So Hummer has officially gone the way of the Edsel -- consigned now to the scrap heap of history. If you're like me, you thought the behemoth GM vehicle -- which seemed to inspire either reverence or bitter derision -- bit the dust several months ago, but apparently there was always a plan in the works to try to get a Chinese company to pick up the contract on the brand; that bid finally fell through, and so Hummer is no more.
I don't really have a dog in this fight because I don't drive a Hummer and wasn't planning on buying one, mostly for the same reason a lot of people weren't buying them anymore, enough to kill the entire line: For the most part they're completely impractical. Thing is, though, that's a personal choice reflecting my own preferences and lifestyle. In other words -- and I'll be brutally honest here -- I probably wouldn't have taken into account any of the traditional left-wing considerations like the effect an SUV has on the environment or America's overall dependence on foreign oil when deciding whether or not to buy a Hummer. If I could afford it and it worked for me, I might've bought one. That simple.
The Hummer brand died a fair death, meaning that the market spoke and it succumbed (although admittedly, GM should've dropped it earlier considering how much money it was losing for a carmaker that was subsisting on taxpayer money). That's capitalism. That's how the system is supposed to work. What's obnoxious, though, is the reaction of some of the commenters over at HuffPo to the news of Hummer's demise. I get that to many the brand has long stood as a symbol of selfish excess, a perennially reviled Texas-sized dragon that the left has always wanted to see slain for the supposed greater good. But the cries of "good riddance!" "thank the Lord these will no longer be made" and "score another win for the planet" as a response to the end of an American vehicle -- and one which wasn't nearly as terrible when it came to gas mileage as its rabid detractors made it out to be, particularly not the H3 -- seem slightly ridiculous.
Understand something: I'm all for being socially responsible, and I certainly get that there are times when people need to be pushed hard in the direction of doing what's good for the community, the country and the planet. But you can't always mandate responsible behavior. If you do that wantonly, you take away freedom. And while it's true that freedom should in theory come with responsibility, it's also true that not everyone is going to live up to his or her end of the bargain; the price of freedom, the ability to live your life how you see fit, is that you have to tolerate the guy you think is an arrogant, thoughtless jerk living life the way he wants. There are always gonna be selfish assholes. You can't legislate them out of existence.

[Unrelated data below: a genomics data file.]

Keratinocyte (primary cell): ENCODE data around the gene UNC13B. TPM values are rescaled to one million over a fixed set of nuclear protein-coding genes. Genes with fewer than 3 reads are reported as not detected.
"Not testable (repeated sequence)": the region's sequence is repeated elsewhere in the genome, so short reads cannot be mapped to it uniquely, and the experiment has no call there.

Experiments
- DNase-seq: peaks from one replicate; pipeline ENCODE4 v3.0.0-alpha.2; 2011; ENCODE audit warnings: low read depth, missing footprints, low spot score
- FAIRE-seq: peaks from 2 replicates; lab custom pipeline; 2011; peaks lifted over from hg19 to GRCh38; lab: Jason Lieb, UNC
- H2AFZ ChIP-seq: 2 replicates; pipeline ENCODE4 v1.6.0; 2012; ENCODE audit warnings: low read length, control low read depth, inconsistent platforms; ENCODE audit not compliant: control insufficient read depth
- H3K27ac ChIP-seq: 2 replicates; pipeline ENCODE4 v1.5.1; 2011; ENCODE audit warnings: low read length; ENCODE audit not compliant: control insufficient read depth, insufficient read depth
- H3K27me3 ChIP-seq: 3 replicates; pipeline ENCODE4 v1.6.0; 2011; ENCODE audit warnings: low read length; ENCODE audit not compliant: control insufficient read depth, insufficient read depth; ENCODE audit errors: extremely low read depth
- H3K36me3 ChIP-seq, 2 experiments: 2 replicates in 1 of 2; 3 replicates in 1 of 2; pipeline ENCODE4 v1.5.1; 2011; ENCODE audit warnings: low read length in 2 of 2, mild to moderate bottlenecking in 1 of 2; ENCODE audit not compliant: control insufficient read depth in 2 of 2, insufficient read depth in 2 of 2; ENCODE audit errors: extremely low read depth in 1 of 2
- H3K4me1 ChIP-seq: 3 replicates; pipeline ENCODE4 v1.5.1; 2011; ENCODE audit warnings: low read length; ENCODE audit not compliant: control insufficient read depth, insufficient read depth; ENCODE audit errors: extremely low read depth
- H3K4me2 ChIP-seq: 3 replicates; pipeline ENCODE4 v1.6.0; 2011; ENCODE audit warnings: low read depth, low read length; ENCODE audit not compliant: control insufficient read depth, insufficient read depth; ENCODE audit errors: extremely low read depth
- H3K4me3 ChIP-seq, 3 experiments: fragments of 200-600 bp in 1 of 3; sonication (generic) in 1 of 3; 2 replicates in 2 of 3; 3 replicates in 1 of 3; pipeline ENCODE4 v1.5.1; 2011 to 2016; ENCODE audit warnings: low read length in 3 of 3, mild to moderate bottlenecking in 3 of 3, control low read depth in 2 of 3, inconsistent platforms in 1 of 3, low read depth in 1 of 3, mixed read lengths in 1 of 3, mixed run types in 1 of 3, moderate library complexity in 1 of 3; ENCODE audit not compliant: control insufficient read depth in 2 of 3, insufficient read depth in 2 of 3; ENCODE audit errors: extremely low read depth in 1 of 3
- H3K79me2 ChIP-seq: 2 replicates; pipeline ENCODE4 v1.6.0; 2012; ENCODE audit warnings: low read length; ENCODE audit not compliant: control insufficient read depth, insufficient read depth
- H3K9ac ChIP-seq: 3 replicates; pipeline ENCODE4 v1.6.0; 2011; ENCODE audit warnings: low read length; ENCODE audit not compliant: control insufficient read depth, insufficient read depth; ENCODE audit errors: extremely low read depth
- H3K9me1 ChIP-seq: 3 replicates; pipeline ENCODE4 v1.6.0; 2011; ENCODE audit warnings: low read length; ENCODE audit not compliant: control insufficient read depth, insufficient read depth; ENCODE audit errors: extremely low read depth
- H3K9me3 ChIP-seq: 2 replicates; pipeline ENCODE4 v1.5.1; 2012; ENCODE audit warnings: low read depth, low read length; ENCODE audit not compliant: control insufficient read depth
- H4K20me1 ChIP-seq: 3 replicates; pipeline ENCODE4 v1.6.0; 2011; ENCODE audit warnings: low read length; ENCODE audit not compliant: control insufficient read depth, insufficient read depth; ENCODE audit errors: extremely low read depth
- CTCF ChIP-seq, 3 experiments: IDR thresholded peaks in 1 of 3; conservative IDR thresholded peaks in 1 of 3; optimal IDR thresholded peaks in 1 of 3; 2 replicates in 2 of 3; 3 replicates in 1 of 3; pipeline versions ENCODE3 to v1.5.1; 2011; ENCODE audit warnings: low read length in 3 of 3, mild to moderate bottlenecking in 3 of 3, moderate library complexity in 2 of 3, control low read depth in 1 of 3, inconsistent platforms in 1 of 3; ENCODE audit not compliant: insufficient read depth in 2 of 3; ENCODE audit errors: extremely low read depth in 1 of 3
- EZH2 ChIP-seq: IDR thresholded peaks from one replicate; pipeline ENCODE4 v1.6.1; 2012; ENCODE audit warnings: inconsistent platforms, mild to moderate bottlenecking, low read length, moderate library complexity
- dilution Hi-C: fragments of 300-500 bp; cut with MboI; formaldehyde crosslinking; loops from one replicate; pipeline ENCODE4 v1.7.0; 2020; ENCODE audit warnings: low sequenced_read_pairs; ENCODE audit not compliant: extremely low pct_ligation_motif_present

There's of course an argument to be made, and a legitimate one, that we're all interconnected and therefore that big-ass Hummer does in fact have a direct impact on you, the country, the planet, etc. But exactly where is the sweet spot between what's right for me and what's right for the larger body -- in cases where the two notions are mutually exclusive -- and more to the point, who should have the power to make that official and binding ruling?
Not everyone could afford to, or even wanted to, drive a Hummer -- which means that there were never that many of them on the road to begin with (in spite of what hip-hop videos might've made it seem like). They were always more than balanced out by the millions and millions of people driving sensible, efficient Honda Accords, Chevy Cobalts or whatever. In other words, it seems like a really silly, purely symbolic and ultimately ineffectual thing to cheer for: the fact that the world is finally rid of the big bad Hummer.